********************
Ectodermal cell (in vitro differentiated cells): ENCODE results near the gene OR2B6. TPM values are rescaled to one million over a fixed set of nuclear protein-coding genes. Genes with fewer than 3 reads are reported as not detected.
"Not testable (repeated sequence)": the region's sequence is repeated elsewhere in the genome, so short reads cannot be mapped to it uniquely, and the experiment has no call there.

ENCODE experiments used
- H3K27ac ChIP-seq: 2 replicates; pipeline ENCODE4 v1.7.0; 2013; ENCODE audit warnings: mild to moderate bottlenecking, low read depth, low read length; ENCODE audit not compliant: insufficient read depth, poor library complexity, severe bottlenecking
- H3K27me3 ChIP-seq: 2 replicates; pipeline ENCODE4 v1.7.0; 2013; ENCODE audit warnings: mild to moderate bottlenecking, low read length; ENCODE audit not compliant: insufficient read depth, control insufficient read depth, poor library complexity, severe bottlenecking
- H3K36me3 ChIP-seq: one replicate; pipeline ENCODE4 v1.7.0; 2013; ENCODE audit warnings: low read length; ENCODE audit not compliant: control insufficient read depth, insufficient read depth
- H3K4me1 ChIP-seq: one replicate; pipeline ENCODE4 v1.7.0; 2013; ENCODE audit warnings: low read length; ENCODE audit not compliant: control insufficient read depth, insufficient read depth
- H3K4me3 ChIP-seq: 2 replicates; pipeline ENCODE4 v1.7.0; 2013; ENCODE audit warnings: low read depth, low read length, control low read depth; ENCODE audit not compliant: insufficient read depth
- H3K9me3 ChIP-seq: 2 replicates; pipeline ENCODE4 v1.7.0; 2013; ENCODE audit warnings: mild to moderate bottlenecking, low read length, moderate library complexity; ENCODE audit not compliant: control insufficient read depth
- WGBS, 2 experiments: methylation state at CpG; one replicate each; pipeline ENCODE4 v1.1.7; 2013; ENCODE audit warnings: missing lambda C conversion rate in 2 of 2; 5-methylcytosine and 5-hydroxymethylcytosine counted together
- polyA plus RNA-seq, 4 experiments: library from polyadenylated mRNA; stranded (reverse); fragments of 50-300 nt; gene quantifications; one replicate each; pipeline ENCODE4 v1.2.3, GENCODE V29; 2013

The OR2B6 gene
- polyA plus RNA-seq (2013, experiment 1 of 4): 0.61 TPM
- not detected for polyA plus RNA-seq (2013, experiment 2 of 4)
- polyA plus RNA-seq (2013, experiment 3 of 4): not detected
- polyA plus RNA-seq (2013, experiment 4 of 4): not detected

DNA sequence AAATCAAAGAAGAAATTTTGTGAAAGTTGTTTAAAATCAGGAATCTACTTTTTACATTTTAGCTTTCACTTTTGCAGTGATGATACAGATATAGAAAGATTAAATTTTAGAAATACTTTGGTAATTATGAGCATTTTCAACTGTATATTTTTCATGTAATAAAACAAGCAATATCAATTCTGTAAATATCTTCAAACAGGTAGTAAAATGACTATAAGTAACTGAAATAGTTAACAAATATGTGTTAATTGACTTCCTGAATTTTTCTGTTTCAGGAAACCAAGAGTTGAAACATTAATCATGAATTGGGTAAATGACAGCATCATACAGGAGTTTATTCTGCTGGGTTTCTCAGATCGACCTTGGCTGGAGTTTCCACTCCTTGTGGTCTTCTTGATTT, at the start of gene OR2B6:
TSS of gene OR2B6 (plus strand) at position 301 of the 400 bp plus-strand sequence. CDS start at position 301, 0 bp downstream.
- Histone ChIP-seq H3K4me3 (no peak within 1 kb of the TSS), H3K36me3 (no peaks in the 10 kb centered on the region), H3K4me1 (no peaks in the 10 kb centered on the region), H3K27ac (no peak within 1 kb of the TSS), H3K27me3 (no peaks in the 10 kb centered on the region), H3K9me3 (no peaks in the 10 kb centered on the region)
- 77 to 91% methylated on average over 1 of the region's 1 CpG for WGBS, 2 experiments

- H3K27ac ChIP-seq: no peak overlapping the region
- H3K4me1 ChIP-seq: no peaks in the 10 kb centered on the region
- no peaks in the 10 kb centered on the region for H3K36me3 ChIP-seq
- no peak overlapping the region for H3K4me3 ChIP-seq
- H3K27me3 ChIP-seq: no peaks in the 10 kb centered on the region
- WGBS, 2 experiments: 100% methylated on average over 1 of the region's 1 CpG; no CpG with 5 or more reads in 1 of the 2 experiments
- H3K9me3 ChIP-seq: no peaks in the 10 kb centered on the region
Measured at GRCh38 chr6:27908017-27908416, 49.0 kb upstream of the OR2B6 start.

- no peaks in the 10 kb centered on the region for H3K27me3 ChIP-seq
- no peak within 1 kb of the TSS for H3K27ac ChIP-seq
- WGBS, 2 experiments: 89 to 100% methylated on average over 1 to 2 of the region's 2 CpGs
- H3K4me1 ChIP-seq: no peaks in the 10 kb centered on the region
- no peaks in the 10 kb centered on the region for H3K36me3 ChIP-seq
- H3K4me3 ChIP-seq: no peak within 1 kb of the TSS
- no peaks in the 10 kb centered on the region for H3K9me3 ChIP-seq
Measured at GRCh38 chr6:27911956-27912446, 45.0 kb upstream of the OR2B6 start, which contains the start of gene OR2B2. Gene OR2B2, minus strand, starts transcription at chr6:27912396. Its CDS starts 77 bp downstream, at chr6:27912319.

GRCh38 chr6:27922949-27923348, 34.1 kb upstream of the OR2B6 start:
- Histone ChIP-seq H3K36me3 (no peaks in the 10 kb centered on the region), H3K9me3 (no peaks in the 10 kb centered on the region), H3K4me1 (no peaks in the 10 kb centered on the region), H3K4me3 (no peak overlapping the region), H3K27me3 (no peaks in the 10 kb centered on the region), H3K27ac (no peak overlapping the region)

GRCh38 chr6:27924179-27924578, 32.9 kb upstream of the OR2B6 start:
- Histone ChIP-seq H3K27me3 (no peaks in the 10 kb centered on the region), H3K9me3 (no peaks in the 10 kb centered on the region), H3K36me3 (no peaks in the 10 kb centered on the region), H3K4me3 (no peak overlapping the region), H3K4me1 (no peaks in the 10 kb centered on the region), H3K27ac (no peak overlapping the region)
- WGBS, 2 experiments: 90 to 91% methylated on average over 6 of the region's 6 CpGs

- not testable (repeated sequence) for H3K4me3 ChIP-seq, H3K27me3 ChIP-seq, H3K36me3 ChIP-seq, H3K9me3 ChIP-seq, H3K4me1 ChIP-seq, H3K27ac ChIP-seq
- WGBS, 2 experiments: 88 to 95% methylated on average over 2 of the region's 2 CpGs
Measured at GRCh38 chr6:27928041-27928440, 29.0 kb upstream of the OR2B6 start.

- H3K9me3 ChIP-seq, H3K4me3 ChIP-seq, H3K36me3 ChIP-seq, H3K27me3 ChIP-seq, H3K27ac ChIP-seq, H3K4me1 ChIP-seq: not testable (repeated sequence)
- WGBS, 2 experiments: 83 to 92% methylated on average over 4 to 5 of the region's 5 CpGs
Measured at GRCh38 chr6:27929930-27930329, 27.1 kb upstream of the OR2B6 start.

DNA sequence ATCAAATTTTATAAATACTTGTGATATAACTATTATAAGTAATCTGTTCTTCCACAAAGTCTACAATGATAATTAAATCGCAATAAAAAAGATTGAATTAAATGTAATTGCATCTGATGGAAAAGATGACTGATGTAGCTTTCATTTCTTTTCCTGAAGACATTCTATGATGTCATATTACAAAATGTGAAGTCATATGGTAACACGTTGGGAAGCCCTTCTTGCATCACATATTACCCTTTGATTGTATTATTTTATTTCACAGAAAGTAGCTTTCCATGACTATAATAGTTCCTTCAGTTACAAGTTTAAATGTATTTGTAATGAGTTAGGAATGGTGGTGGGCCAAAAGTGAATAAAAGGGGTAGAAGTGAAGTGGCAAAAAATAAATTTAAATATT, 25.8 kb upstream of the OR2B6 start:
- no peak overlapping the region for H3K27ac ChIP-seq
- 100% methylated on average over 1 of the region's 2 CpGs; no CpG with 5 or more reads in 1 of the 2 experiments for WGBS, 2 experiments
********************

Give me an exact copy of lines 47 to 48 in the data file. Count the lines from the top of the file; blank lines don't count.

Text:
Measured at GRCh38 chr6:27929930-27930329, 27.1 kb upstream of the OR2B6 start.

DNA sequence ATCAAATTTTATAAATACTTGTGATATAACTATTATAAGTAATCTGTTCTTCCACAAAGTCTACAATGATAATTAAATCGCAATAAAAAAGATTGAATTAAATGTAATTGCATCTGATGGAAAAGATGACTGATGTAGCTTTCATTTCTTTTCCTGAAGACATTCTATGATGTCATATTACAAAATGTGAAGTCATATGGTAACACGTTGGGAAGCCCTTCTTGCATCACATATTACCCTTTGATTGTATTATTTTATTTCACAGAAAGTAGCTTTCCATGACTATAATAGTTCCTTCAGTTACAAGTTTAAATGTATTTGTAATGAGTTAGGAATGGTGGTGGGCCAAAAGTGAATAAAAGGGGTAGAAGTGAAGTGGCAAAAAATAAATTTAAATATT, 25.8 kb upstream of the OR2B6 start: